After a long wait, due to Israel’s previous refusal to lift restrictions on Palestinians of American origin, Israel complied with the demand of the U.S. administration. It agreed to remove those restrictions, allowing Israelis to enter the United States without a visa, similar to citizens of about 40 other countries worldwide. This agreement was reached within a “reciprocity agreement,” paving the way for Israel to join the list of countries exempt from the U.S. entry visa requirement.


Riyadh Appoints Its First Ambassador to Palestine

Saudi Arabia’s newly appointed non-resident ambassador to Palestine, Nayef bin Bandar al-Sudairi, made a historic visit to the Israeli-occupied West Bank on Tuesday and Wednesday,  presenting his credentials as “non-resident envoy” and also assuming the role of “consul-general in Jerusalem. Notably, Israeli authorities prohibit any Palestinian diplomatic activity in the city. Al-Sudairi is Saudi Arabia’s current ambassador to Jordan, and though he does not reside in Palestine, non-resident ambassadors possess the same diplomatic powers as their resident counterparts. Al-Sudairi’s presence in Ramallah marks the first appointment of a Saudi ambassador to Palestine and seems to reify Saudi Arabia’s purportedly heightened commitment to the Palestinian cause.

The Palestinian Authority has warmly welcomed this development, hailing it as a “historic milestone” that strengthens the developing fraternal relations between the two nations. On those same days, Israel’s tourism minister Haim Katz embarked on the first public visit to Saudi Arabia by an Israeli cabinet member, attending a U.N. tourism conference in Riyadh. This all takes place amid Saudi Arabia’s pursuit of a potential U.S.-brokered deal that could establish formal relations with Israel, an entity it has never officially recognized as a sovereign state.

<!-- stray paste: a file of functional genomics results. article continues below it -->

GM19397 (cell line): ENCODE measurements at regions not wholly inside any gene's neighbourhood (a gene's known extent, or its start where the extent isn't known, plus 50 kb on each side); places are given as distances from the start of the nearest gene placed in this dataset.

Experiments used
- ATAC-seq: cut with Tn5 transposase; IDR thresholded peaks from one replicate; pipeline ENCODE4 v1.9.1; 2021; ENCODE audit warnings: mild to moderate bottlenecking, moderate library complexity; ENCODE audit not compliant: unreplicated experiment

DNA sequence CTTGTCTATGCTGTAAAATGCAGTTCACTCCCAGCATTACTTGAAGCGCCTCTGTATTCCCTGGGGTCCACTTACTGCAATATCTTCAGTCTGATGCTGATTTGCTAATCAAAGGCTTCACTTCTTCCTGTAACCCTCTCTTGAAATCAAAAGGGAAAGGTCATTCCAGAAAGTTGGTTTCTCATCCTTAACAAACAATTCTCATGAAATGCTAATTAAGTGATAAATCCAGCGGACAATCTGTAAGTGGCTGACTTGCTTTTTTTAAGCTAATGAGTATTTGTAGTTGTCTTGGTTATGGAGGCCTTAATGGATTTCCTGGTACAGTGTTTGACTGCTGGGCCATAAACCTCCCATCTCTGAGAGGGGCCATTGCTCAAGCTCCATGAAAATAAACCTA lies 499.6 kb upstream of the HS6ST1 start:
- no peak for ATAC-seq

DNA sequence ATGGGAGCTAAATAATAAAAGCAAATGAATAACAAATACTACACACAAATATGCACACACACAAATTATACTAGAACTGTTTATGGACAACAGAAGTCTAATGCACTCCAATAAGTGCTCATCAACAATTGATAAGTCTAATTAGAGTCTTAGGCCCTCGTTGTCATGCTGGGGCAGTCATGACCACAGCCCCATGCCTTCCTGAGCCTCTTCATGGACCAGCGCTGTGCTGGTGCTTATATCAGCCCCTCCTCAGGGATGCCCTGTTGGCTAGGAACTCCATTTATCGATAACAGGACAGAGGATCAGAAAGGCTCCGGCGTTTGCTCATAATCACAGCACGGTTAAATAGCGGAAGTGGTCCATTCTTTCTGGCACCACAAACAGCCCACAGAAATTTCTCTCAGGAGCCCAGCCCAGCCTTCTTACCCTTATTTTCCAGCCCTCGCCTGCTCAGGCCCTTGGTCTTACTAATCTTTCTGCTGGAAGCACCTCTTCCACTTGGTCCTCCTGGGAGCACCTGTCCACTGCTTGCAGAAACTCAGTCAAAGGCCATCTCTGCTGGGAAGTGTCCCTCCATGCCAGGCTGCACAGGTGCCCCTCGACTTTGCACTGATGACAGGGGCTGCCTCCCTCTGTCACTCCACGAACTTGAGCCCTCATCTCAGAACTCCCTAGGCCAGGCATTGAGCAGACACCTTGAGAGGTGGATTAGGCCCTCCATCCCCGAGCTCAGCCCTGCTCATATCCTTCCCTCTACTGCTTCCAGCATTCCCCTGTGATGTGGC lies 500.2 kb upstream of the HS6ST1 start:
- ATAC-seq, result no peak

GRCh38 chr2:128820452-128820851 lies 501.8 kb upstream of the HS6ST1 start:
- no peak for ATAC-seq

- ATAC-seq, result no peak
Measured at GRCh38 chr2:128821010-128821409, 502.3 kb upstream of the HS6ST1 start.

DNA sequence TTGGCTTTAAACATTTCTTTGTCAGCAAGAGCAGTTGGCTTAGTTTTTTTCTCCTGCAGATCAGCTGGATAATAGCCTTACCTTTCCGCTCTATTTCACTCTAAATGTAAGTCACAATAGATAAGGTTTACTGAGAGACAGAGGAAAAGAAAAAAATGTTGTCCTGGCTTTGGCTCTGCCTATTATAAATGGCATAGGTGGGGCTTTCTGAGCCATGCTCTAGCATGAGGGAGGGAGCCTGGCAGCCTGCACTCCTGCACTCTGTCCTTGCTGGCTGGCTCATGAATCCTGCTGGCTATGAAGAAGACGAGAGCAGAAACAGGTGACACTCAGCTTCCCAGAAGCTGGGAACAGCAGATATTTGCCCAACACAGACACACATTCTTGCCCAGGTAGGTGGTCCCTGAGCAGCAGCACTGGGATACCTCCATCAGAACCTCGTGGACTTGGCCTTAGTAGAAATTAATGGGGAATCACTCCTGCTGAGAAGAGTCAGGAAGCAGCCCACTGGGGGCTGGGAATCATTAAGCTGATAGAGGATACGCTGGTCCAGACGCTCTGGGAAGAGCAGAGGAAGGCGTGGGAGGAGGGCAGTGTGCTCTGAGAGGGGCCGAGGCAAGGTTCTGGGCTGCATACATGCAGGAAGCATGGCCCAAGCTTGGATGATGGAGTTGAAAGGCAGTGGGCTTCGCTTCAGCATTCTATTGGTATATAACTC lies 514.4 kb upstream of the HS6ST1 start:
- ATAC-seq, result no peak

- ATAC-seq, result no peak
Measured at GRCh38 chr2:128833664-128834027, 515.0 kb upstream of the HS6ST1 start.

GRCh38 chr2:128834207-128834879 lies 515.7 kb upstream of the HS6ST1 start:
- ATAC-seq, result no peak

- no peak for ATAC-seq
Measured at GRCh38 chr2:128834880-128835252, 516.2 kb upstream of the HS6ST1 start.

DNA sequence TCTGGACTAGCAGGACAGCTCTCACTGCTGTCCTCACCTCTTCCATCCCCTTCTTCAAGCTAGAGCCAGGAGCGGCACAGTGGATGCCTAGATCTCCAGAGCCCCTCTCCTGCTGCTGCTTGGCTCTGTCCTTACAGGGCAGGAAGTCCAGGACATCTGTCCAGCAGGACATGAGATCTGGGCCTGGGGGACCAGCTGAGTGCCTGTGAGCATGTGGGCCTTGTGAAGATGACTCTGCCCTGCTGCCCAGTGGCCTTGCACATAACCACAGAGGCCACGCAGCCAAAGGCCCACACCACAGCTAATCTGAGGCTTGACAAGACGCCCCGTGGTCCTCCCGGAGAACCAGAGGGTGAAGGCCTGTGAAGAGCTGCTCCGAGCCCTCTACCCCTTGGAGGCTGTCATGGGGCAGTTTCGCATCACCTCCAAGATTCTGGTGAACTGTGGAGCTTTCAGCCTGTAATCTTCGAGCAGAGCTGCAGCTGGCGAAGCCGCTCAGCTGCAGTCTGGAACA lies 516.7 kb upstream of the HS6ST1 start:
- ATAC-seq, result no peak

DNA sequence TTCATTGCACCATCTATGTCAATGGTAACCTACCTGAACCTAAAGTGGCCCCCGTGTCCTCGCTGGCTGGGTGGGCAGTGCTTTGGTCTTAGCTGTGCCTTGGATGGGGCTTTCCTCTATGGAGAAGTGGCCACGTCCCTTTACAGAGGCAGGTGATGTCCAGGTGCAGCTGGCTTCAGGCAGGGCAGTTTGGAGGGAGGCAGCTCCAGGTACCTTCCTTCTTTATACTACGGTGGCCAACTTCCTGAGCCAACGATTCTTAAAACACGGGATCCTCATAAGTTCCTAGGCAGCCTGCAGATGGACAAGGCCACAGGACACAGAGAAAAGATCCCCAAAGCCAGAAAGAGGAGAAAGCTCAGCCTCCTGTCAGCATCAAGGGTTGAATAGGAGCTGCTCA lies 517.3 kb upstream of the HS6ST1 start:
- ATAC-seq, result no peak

Khalifa Haftar and Putin Meet to Discuss Libya’s Situation and Regional Dynamics

Military commander Field Marshal Khalifa Haftar, who controls eastern Libya, met with Russian President Vladimir Putin in Moscow on Thursday, marking their first meeting since 2019. According to Russian state news, a Kremlin spokesperson confirmed the talks, in which “they discussed the situation in Libya and the region as a whole.”  Field Marshal Haftar’s visit followed previous discussions with Deputy Defence Minister Yunus-Bek Yevkurov, who has been a frequent visitor to eastern Libya.

Haftar has a long-standing relationship with Moscow and relies on the Russian mercenary group Wagner for military support. Putin supports the Tobruk-based House of Representatives government, which rivals the UN-backed Government of National Unity in Tripoli. The meeting in Moscow underscores Russia’s continued involvement in Libyan affairs and its support for Haftar’s faction in the ongoing Libyan conflict. Despite UN Security Council resolutions urging the withdrawal of foreign military forces from Libya, hundreds of Wagner personnel remain in the east and southern desert areas under Haftar’s control. The future of Wagner’s Libyan presence remains uncertain following the death of its leader, Yevgeny Prigozhin, in August. The recent flooding in the Libya’s eastern region further complicates the situation, as the aftermath has become increasingly politicized in recent weeks.